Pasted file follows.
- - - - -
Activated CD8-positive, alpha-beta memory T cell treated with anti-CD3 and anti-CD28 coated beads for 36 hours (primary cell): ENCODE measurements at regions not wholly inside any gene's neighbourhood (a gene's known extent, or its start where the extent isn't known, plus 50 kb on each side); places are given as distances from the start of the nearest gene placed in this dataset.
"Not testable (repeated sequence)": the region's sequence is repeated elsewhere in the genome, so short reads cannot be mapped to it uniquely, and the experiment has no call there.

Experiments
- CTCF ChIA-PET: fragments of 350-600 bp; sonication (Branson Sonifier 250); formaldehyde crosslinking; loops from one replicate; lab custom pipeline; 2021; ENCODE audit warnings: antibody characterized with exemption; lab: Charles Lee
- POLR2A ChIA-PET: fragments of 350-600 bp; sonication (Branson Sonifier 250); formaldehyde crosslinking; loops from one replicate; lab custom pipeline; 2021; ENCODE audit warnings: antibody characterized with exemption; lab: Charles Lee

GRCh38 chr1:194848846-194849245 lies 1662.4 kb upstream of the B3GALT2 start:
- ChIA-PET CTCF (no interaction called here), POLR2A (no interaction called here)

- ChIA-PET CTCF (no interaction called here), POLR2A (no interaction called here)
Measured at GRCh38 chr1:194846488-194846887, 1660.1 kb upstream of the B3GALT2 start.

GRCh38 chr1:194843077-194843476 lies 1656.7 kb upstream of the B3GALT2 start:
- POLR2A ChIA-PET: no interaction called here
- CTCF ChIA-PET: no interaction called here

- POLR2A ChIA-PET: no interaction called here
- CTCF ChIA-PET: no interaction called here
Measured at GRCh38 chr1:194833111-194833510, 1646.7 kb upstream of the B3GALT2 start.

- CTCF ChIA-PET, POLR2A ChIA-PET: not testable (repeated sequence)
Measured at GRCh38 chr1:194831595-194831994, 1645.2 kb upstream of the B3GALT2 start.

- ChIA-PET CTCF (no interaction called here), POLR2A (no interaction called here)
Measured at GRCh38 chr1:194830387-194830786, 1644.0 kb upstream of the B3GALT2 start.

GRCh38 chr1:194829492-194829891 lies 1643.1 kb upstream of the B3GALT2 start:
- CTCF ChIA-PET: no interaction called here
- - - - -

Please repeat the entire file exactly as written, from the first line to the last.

Activated CD8-positive, alpha-beta memory T cell treated with anti-CD3 and anti-CD28 coated beads for 36 hours (primary cell): ENCODE measurements at regions not wholly inside any gene's neighbourhood (a gene's known extent, or its start where the extent isn't known, plus 50 kb on each side); places are given as distances from the start of the nearest gene placed in this dataset.
"Not testable (repeated sequence)": the region's sequence is repeated elsewhere in the genome, so short reads cannot be mapped to it uniquely, and the experiment has no call there.

Experiments
- CTCF ChIA-PET: fragments of 350-600 bp; sonication (Branson Sonifier 250); formaldehyde crosslinking; loops from one replicate; lab custom pipeline; 2021; ENCODE audit warnings: antibody characterized with exemption; lab: Charles Lee
- POLR2A ChIA-PET: fragments of 350-600 bp; sonication (Branson Sonifier 250); formaldehyde crosslinking; loops from one replicate; lab custom pipeline; 2021; ENCODE audit warnings: antibody characterized with exemption; lab: Charles Lee

GRCh38 chr1:194848846-194849245 lies 1662.4 kb upstream of the B3GALT2 start:
- ChIA-PET CTCF (no interaction called here), POLR2A (no interaction called here)

- ChIA-PET CTCF (no interaction called here), POLR2A (no interaction called here)
Measured at GRCh38 chr1:194846488-194846887, 1660.1 kb upstream of the B3GALT2 start.

GRCh38 chr1:194843077-194843476 lies 1656.7 kb upstream of the B3GALT2 start:
- POLR2A ChIA-PET: no interaction called here
- CTCF ChIA-PET: no interaction called here

- POLR2A ChIA-PET: no interaction called here
- CTCF ChIA-PET: no interaction called here
Measured at GRCh38 chr1:194833111-194833510, 1646.7 kb upstream of the B3GALT2 start.

- CTCF ChIA-PET, POLR2A ChIA-PET: not testable (repeated sequence)
Measured at GRCh38 chr1:194831595-194831994, 1645.2 kb upstream of the B3GALT2 start.

- ChIA-PET CTCF (no interaction called here), POLR2A (no interaction called here)
Measured at GRCh38 chr1:194830387-194830786, 1644.0 kb upstream of the B3GALT2 start.

GRCh38 chr1:194829492-194829891 lies 1643.1 kb upstream of the B3GALT2 start:
- CTCF ChIA-PET: no interaction called here